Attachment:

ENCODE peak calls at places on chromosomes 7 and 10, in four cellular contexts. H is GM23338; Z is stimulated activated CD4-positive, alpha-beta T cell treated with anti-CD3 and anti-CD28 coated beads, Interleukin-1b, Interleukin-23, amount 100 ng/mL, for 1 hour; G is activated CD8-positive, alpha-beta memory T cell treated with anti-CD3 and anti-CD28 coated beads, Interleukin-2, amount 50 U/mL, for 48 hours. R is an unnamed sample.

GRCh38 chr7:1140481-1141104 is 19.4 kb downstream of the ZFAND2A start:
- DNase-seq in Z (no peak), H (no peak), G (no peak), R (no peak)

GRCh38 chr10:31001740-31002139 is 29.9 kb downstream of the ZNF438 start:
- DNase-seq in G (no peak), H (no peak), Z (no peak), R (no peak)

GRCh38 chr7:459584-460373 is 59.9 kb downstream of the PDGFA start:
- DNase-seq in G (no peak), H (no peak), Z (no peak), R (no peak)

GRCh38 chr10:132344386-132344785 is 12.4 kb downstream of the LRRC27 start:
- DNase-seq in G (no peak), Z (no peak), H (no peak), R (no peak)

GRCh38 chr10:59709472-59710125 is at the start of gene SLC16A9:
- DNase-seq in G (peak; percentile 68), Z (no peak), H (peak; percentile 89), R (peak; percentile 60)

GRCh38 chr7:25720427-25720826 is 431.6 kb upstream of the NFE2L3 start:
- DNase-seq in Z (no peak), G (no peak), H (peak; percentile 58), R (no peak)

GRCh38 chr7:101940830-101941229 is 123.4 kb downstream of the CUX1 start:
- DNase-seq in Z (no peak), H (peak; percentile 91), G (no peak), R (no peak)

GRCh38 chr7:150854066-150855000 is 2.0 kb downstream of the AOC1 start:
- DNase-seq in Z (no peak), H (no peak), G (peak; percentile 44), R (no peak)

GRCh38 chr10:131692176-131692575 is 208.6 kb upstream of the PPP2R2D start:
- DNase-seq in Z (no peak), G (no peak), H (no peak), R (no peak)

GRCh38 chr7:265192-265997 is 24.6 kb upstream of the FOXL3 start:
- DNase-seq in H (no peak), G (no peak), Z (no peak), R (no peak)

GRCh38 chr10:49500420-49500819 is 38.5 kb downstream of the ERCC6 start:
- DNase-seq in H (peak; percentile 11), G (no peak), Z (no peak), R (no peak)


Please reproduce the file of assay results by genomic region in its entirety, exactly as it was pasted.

ENCODE peak calls at places on chromosomes 7 and 10, in four cellular contexts. H is GM23338; Z is stimulated activated CD4-positive, alpha-beta T cell treated with anti-CD3 and anti-CD28 coated beads, Interleukin-1b, Interleukin-23, amount 100 ng/mL, for 1 hour; G is activated CD8-positive, alpha-beta memory T cell treated with anti-CD3 and anti-CD28 coated beads, Interleukin-2, amount 50 U/mL, for 48 hours. R is an unnamed sample.

GRCh38 chr7:1140481-1141104 is 19.4 kb downstream of the ZFAND2A start:
- DNase-seq in Z (no peak), H (no peak), G (no peak), R (no peak)

GRCh38 chr10:31001740-31002139 is 29.9 kb downstream of the ZNF438 start:
- DNase-seq in G (no peak), H (no peak), Z (no peak), R (no peak)

GRCh38 chr7:459584-460373 is 59.9 kb downstream of the PDGFA start:
- DNase-seq in G (no peak), H (no peak), Z (no peak), R (no peak)

GRCh38 chr10:132344386-132344785 is 12.4 kb downstream of the LRRC27 start:
- DNase-seq in G (no peak), Z (no peak), H (no peak), R (no peak)

GRCh38 chr10:59709472-59710125 is at the start of gene SLC16A9:
- DNase-seq in G (peak; percentile 68), Z (no peak), H (peak; percentile 89), R (peak; percentile 60)

GRCh38 chr7:25720427-25720826 is 431.6 kb upstream of the NFE2L3 start:
- DNase-seq in Z (no peak), G (no peak), H (peak; percentile 58), R (no peak)

GRCh38 chr7:101940830-101941229 is 123.4 kb downstream of the CUX1 start:
- DNase-seq in Z (no peak), H (peak; percentile 91), G (no peak), R (no peak)

GRCh38 chr7:150854066-150855000 is 2.0 kb downstream of the AOC1 start:
- DNase-seq in Z (no peak), H (no peak), G (peak; percentile 44), R (no peak)

GRCh38 chr10:131692176-131692575 is 208.6 kb upstream of the PPP2R2D start:
- DNase-seq in Z (no peak), G (no peak), H (no peak), R (no peak)

GRCh38 chr7:265192-265997 is 24.6 kb upstream of the FOXL3 start:
- DNase-seq in H (no peak), G (no peak), Z (no peak), R (no peak)

GRCh38 chr10:49500420-49500819 is 38.5 kb downstream of the ERCC6 start:
- DNase-seq in H (peak; percentile 11), G (no peak), Z (no peak), R (no peak)